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A Rise in Support for Historically Black Colleges

By Frank Yin


Recently in the U.S., historically black colleges or H.B.C.U.s, have received more support due to the Black Lives Matter movement and vice president Kamala Harris.


H.B.C.U.s have been lacking support from the beginning of their creation. When slaves were freed, Tuskegee University was built to educate them. However, the college was built by its own students because of the lack of support.


150 years later, H.B.C.U.s still struggle to survive. However, lately, there has been more support and funding for them. Millions and billions of dollars are being donated to these colleges such as Howard University, Clark Atlanta University, and more.


Not only have H.B.C.U.s been receiving funding, but also they are obtaining more resources. Many accomplished scholars have opted to teach at H.B.C.U.s such as 2020 Pulitzer Prize winner, Nikole Hannah Jones.


Some donations H.B.C.U.s have received have been because of the Black Lives Matter movement. George T. French Junior, the president of Clark Atlanta University, recalls reasons for donations, “‘We were disturbed by what happened with George Floyd and other atrocities. And we want to do our part — to say we’re sorry”’.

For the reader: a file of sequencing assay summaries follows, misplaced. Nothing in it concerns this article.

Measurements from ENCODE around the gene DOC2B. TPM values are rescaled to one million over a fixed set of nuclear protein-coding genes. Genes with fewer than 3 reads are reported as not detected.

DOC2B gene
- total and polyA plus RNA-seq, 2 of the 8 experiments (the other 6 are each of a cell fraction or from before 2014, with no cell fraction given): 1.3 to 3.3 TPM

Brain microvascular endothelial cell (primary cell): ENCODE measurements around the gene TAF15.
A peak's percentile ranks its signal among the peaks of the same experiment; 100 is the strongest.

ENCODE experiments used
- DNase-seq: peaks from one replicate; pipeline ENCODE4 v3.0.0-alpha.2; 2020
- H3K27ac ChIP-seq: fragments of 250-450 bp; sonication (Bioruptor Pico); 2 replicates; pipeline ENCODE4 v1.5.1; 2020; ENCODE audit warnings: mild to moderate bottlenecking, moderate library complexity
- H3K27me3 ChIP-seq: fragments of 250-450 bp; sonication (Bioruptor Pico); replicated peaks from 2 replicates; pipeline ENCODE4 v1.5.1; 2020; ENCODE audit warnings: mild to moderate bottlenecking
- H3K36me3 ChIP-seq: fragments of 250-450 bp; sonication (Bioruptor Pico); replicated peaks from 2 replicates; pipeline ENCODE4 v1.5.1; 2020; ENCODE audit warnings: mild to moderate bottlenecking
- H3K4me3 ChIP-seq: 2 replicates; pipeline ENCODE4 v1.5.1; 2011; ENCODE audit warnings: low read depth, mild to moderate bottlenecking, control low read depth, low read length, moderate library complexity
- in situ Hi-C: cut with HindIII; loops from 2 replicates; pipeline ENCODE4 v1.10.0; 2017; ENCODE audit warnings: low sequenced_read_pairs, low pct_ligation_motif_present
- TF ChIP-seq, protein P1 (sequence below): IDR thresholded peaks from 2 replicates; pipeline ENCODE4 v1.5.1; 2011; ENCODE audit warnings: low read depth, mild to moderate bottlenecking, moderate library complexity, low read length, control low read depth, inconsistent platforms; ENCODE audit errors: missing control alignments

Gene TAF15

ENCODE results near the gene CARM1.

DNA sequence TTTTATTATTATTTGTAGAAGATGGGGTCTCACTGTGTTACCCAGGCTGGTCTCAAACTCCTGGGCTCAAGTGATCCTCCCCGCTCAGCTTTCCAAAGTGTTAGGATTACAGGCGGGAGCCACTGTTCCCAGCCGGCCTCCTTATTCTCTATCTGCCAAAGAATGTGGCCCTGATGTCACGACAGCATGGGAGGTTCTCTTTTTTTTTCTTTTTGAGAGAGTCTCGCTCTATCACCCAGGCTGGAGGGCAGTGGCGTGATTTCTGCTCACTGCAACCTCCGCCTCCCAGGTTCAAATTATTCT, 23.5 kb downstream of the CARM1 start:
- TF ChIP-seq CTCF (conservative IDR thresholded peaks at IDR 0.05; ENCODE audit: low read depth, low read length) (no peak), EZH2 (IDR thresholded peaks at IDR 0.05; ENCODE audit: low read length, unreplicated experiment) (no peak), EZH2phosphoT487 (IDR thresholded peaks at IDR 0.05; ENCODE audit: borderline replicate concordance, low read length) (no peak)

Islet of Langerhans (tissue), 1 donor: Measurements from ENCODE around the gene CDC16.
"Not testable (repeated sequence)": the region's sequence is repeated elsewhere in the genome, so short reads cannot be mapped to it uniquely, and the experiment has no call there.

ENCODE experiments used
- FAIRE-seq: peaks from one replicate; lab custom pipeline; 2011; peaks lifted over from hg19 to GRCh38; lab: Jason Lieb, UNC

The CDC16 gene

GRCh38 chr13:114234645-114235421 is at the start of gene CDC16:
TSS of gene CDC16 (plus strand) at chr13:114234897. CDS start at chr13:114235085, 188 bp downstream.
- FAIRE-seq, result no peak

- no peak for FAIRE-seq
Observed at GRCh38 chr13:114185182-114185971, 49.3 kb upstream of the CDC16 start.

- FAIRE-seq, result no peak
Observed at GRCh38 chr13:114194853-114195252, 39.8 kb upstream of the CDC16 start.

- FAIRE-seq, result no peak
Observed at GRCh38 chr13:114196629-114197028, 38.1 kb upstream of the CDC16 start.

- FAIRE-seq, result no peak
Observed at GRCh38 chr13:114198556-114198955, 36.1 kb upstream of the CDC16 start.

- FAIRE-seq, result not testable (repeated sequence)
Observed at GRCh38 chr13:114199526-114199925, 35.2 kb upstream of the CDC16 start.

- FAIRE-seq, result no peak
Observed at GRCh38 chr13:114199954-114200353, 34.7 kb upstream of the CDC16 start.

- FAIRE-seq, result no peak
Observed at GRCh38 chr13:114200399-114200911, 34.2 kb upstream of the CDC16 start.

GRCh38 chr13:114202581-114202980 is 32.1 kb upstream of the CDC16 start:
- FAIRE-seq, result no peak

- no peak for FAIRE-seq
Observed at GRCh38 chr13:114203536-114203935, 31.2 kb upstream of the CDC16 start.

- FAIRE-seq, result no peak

Vice president Kamala Harris has done her part by teaching others about the value of H.B.C.U.s. She referred to her H.B.C.U., Howard University, as a place that made her who she is. Her message of the impact H.B.C.U.s have on black students may have motivated others to support H.B.C.U.s.


Despite efforts to help H.B.C.U.s, some of these colleges still have many struggles that are forcing them to close. For instance, the graduation rate of H.B.C.U.s is much lower than other colleges. Typically, over 60% of students graduate within 6 years while Cheyney, a H.B.C.U., has a rate of 27%. Many H.B.C.U. students are unable to graduate because of their financial background. The low rates of graduation have caused less funding from the state government. Leaving H.B.C.U.s deciding whether they should merge with other colleges or close.


The future may look bleak for many of these colleges as their rate of decline has become 1.4% a year in 2001. However, President Biden has made a proposal to give 39 billion dollars to help H.B.C.U.s.


Source: https://www.nytimes.com/2021/07/18/us/hbcu-colleges-universities.html?action=click&module=Top%20Stories&pgtype=Homepage


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